cell atlas of tropical parasite may give rise to new cures.
The initial cell atlas of a crucial phase in the life of a tropical disease parasite Schistosoma mansoni has been uncovered by Wellcome Sanger Institute researchers and their collaborators. The parasitic worm causes the disease in hundreds of millions of individuals each year. Their findings and atlas development have been published in the journal Nature Communications on December 18 of this year.
The cell atlas provides a blueprint of distinct cell types of the parasite found in the human host, which round up to 13 in number, including those in the muscular and nervous systems. This elaborate research will give a headstart to the development of vaccines and treatments.
S.mansoni has a complicated life cycle that starts from larval emergence into lakes and rivers from snails’ bodies. Humans who contact this contaminated water will then be colonized by the larvae, which mature into an adult parasite through intra-mammalian developmental transitions. Eggs that the adult parasites lay in human blood vessels move from the body back into the water to proceed with their life cycle. However, eggs that remain in the blood vessels give rise to Schistosomiasis.
Considered as one of the Most Neglected Tropical Diseases by WHO (World Health Organization), Schistosomiasis is a disabling chronic disease that prevents the individual from working, damages organs, and finally causes death. This disease that is prevalent in the sub-Saharan regions of Africa can be treated by only one drug. But the use of this drug is limited, especially in very small children. Resistance development of this drug is also feared if it is overused.
Although scientists had been working towards newer drug targets, there hadn’t been any clear-cut understanding of the organism’s biology.
New study maps cell types.
Single-cell technology is used to create the cell atlas of the tropical disease parasite. This includes all the cell types in the initial intra-mammalian stage. These parasites, in their early-stage, were disintegrated into separate cells that underwent single-cell RNA sequencing. The Wellcome Sanger Institute researchers conducted this and utilized the data to examine genes, and detect and locate cell types.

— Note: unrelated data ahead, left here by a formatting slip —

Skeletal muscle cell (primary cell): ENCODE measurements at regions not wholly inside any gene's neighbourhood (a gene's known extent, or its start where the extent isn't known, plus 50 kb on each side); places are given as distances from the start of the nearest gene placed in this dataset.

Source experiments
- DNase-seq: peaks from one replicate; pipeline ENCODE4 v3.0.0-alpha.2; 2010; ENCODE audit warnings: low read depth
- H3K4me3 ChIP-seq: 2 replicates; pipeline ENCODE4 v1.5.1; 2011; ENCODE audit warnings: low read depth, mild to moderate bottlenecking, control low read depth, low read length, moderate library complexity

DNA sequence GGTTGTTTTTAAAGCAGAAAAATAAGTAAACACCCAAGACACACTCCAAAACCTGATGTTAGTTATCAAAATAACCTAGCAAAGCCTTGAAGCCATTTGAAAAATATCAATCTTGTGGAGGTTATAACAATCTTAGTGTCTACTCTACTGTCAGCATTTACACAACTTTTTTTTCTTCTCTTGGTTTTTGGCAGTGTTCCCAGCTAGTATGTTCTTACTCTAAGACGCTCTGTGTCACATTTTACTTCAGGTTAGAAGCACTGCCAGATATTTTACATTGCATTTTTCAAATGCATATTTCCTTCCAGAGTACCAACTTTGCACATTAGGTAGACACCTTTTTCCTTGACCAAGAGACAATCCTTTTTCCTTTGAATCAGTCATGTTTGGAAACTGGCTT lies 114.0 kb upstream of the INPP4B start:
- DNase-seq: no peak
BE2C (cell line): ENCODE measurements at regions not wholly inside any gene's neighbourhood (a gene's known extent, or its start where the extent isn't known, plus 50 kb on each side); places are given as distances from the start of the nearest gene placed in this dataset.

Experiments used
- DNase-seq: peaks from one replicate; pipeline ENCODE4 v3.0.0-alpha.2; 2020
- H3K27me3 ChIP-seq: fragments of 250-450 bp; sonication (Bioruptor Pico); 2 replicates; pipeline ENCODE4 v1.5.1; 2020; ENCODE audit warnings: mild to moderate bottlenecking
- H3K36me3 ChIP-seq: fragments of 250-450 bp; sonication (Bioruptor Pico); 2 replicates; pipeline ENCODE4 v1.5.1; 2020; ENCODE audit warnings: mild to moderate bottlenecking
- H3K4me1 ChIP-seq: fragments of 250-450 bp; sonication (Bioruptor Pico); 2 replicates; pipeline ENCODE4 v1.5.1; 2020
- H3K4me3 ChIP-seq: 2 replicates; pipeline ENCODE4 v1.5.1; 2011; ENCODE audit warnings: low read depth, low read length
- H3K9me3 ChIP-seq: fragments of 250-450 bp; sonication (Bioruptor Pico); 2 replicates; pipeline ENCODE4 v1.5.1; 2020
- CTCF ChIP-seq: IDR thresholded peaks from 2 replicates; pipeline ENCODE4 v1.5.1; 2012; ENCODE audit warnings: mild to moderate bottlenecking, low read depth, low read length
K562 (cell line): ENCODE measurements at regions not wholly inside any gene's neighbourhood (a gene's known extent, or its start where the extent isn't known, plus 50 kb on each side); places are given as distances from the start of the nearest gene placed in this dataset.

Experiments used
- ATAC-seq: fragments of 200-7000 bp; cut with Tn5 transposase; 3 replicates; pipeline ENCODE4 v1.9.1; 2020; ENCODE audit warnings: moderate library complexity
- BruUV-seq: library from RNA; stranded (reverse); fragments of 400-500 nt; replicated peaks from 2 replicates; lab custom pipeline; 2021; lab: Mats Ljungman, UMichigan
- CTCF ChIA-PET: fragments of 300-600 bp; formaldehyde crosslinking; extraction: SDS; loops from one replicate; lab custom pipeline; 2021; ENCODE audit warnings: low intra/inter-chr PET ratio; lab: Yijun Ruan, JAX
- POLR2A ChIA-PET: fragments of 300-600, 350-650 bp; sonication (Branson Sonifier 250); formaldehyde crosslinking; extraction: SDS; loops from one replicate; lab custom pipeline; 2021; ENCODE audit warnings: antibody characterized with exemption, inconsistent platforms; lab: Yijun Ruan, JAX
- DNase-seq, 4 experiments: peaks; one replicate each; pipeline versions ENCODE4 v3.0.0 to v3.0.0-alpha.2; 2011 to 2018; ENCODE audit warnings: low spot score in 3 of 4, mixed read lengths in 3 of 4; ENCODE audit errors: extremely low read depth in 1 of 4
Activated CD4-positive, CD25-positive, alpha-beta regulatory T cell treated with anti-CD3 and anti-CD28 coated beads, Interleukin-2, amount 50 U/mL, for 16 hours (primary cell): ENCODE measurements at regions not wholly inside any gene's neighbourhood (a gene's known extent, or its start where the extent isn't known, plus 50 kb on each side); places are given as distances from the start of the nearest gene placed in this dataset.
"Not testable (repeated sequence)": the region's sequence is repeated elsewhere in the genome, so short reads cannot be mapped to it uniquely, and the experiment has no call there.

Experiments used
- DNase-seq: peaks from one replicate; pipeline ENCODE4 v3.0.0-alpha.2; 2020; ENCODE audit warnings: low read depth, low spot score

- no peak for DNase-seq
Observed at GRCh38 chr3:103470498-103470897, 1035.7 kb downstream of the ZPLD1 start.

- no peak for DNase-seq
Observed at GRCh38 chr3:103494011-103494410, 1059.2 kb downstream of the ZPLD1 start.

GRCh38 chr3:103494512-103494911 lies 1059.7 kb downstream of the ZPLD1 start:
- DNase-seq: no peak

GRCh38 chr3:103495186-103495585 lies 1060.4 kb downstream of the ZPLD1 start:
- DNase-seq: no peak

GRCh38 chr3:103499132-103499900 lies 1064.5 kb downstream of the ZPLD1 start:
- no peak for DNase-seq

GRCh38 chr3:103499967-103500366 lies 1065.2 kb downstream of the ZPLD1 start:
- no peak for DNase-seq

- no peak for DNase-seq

Cell types that were unknown before this study were identified in the parenchymal and nervous system. Genes in a total of 13 cell types were probed individually by fluorescent probes. Morgridge Institute for Research scientists then utilized this data to pinpoint these cells’ location in the parasite’s body.
Wellcome Sanger Institute’s Dr. Carmen Diaz Soria, the lead author, explained that although recent years have seen fair advancements in S.mansoni’s study, viable vaccine targets remain to be discovered. She revealed the importance of single-cell RNA sequencing that helped them uncover cell types leading to the development of the cell atlas of the tropical disease parasite’s cell atlas.
Seeking to create viable treatments.
Scientists look for similarities between a human host and the affecting parasite for new drug targets. It was found that in terms of evolution, the S.mansoni parasite was closer to us than many other parasites, including the malarial parasite. They hope that certain parts of the organism’s genetic code will reveal these drug targets using differences between its and humans’ genetic code features.
Another lead author from the Morgridge Institute for Research, Dr. Jayhun Lee, explained their finding genes in the organism’s muscular system that affect schistosomes’ development. The muscle allows the parasite to traverse through the host body. Damaging this ability before reproduction could be a treatment strategy as the muscle lies in the parasite and not the host.
The research also studies the ‘filler’ tissue or parenchymal tissue of the organism’s body. This acts as a connection between its tissues and is important for food digestion. Disrupting digestion by affecting these cells is another viable strategy. This was achieved by the development of the cell atlas of the tropical disease parasite.
Wellcome Sanger Institute’s Dr.Matt Berriman, the senior author, said that a comprehensive understanding of a deadly neglected disease such as Schistosomiasis would reveal new shortcomings in the organisms that can be advantageous for treatment strategies. The researchers hope to fuel more research related to the treatment of this disease to prevent and cure the disease in millions of affected people.
Author : Deepthi Prakash